SAN FRANCISCO -- The Giants' most important step toward a division title didn't come when they replaced their injured closer on the fly. It didn't happen when they came together in the clubhouse and decided that Melky Cabrera's suspension would not be the end of their run.
The most important step toward a National League West crown came on March 9 against the Cincinnati Reds, whom the Giants will face in the National League Division Series that starts Saturday.
After 288 days without an at-bat, Buster Posey flied out against Aroldis Chapman and jogged to first as the spring training crowd roared and his teammates stifled wide grins. And with that at-bat, Posey's comeback from a devastating collision at home plate was on its way.
The rest of the Giants quickly lined up behind their on-field and off-field leader in a bid to win another championship.
"We're not in this situation without Buster," manager Bruce Bochy said. "He's so valuable with the way he catches, handles the staff and hits cleanup while handling all that's thrown at him. He comes out here every day ready to go and ready to lead by example."
That was Posey's modus operandi long before he ever put on a Giants uniform. Posey lasted just a handful of games on the Lee County (Ga.) High freshman team before the coaches realized he was far too advanced for that level. By his sophomore year, Lee County coach Rob Williams said, Posey was the all-around leader of the varsity
"Buster has always been a cut above," Williams said. "You saw the same thing then that you see now. He just assumes that role. If he saw someone not playing with enthusiasm and vigor, he wouldn't get down on them -- he would quietly go over later and say, 'Hey, that's not how you play the game.' "
This season, nobody played the game quite like Posey. He won the N.L. batting title with a .336 average and had 24 home runs, 103 RBIs and a .957 OPS (on-base plus slugging), all while playing the most physically demanding position in the sport.
But it's the intangible factors that mean just as much to his teammates.
"His toughness definitely rubs off on us," right-hander Ryan Vogelsong said. "Even with how demanding the catcher position is, I've never seen him give away an at-bat. You know he's got to be physically beaten down sometimes and mentally tired from calling games, but he stays out there and has good at-bats.
"To see him stay out there through all that, it motivates you. The big thing for us is just how much he's been able to play."
That was the Giants' biggest question mark before the season, and Bochy estimated Posey, who suffered damage to his left leg and ankle in the May 2011 collision, would play just 100 to 110 games. The correct answer was 148, far exceeding even the most optimistic expectations.
"We thought we'd have to handle him with kid gloves," Bochy said. "But he's just responded so well."
Posey gritted his teeth through the occasional painful stretch -- he grudgingly admits he's had three or four very rough physical weeks -- and caught 114 games while also playing first base. He started 27 straight games from Aug. 24 to Sept. 22, when the Giants went from leading the division by three games to clinching the title.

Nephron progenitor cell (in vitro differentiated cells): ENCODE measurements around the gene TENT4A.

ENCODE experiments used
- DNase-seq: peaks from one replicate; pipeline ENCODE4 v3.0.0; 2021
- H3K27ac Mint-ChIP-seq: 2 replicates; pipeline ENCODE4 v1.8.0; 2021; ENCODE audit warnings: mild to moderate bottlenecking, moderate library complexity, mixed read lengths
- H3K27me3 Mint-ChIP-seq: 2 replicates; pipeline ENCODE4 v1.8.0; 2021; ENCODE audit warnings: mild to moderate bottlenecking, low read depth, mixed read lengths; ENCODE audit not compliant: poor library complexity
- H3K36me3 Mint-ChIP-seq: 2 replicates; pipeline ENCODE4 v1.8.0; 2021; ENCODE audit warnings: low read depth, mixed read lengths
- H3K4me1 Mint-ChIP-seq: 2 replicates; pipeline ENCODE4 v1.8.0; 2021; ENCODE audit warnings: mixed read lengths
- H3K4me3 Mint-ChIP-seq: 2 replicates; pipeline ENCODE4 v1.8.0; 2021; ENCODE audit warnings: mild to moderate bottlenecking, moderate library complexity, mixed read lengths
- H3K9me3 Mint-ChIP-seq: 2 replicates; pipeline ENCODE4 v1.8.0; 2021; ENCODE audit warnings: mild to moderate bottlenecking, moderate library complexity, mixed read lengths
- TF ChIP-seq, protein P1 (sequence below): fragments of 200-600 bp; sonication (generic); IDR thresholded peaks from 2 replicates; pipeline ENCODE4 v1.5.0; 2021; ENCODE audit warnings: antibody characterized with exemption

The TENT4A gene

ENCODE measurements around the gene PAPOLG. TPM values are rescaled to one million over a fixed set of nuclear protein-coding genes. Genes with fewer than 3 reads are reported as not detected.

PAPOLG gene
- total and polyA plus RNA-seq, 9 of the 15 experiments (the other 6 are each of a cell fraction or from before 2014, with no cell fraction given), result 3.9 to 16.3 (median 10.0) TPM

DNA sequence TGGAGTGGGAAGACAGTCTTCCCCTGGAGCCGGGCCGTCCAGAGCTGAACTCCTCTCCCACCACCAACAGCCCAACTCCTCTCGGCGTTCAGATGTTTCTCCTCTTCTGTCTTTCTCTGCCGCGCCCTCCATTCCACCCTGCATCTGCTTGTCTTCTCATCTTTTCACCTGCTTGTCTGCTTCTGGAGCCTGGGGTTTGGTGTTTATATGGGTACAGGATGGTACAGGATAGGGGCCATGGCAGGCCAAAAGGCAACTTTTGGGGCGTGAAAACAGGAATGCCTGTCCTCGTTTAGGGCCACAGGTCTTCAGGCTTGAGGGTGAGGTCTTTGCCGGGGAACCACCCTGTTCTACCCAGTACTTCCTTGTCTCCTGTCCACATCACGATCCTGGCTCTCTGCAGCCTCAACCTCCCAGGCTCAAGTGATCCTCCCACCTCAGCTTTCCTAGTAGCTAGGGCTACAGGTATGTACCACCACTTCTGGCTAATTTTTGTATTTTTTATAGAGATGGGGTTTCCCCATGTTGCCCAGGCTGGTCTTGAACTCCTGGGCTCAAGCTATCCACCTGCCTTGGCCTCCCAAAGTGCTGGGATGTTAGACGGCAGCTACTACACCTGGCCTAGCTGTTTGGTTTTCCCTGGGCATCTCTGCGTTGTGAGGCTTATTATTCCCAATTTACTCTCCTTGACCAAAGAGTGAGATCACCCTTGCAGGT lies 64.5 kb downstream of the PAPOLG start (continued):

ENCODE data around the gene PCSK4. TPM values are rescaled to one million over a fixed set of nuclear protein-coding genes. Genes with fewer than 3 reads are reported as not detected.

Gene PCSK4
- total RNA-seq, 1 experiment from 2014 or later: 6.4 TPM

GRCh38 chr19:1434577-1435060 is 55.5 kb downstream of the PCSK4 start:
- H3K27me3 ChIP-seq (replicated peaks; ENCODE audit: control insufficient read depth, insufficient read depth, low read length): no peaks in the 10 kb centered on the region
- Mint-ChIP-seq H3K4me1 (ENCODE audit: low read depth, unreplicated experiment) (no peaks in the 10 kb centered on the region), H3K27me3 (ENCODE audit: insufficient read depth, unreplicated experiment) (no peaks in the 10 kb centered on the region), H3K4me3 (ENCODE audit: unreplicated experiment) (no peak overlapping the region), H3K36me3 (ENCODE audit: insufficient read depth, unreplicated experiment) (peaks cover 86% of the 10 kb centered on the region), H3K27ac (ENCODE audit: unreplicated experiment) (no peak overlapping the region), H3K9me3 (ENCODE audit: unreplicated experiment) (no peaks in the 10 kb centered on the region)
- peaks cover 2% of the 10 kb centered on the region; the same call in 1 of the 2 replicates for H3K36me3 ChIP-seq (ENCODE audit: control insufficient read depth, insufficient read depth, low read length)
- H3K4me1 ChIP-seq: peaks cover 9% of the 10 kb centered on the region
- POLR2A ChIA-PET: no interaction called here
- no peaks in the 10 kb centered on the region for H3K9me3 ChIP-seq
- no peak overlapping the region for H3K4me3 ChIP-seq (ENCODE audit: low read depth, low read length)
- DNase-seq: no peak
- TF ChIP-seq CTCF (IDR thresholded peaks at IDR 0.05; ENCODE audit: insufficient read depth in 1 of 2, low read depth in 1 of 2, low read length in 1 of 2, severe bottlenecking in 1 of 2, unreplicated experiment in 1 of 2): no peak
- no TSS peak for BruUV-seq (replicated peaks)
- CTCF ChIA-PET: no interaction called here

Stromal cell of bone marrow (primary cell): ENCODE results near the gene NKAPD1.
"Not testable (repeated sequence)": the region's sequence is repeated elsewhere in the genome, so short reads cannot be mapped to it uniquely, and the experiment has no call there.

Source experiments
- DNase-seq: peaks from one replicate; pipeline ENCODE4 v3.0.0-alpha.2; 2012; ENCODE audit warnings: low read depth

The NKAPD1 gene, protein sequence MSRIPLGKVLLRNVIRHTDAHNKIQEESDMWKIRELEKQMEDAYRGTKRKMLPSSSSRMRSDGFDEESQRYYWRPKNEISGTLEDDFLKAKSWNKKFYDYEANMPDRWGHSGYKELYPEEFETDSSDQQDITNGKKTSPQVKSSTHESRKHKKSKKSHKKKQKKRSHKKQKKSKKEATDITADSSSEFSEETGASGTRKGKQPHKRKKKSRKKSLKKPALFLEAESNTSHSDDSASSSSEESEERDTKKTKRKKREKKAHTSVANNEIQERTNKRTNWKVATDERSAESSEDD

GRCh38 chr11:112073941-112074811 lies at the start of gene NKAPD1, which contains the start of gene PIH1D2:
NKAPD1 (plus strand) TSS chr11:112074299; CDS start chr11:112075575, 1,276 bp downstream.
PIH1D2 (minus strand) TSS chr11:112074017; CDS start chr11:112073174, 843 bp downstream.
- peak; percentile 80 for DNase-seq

While Posey is said to be the lead speaker in team meetings, along with Matt Cain, Posey rarely raises his voice and is careful about what he says publicly. But he was forceful on the day Cabrera was suspended, saying the Giants had to "approach the rest of the year with a chip on our shoulders."
Again, Posey had set the tone for a team that overcame season-ending injuries to closer Brian Wilson and second baseman Freddy Sanchez, two disabled list trips for third baseman Pablo Sandoval and a rough first half for Tim Lincecum, among other things.
"You have to remember that we're all in this together," Posey said. "You can't get too high on the good stuff or too down on the not good stuff."
There weren't many disappointing days this season for Posey, who over the season's final two months emerged as the leading MVP candidate in the National League.
Posey admits the honor would be nice, but then he quickly turns the subject back to the other candidates. When asked about the MVP race at the All-Star game, the N.L.'s leading vote-getter pointed out that Pittsburgh's Andrew McCutchen and Milwaukee's Ryan Braun were having strong seasons, too.
Posey then went out and let his bat do the talking, hitting .385 in the second half.
In late September, Posey picked up his first piece of hardware. He was named the near-unanimous winner of the Willie Mac Award, given annually to the team's most inspirational player.
One year before, Posey was in Scottsdale, Ariz., and he had grown frustrated with the arduous rehab process. Trainer Dave Groeschner told him to take a couple weeks to clear his mind.
"That helped a lot," Posey said. "From Day 1 they had a plan and stuck to it."
Posey executed the plan over the winter and soon after the Giants reported to spring training, he shook off nearly a year of rehab and slid back behind the plate.
The 2012 season was rarely easy for the Giants, but as they enter the postseason for the second time in three years, it's full speed ahead with Posey setting the pace.
"To go through what he's gone through over the past year and then do what he's done, not many people can do that," shortstop Brandon Crawford said. "That's how you would want to play the game and how you try to play the game.
"He's been a great example for the rest of us."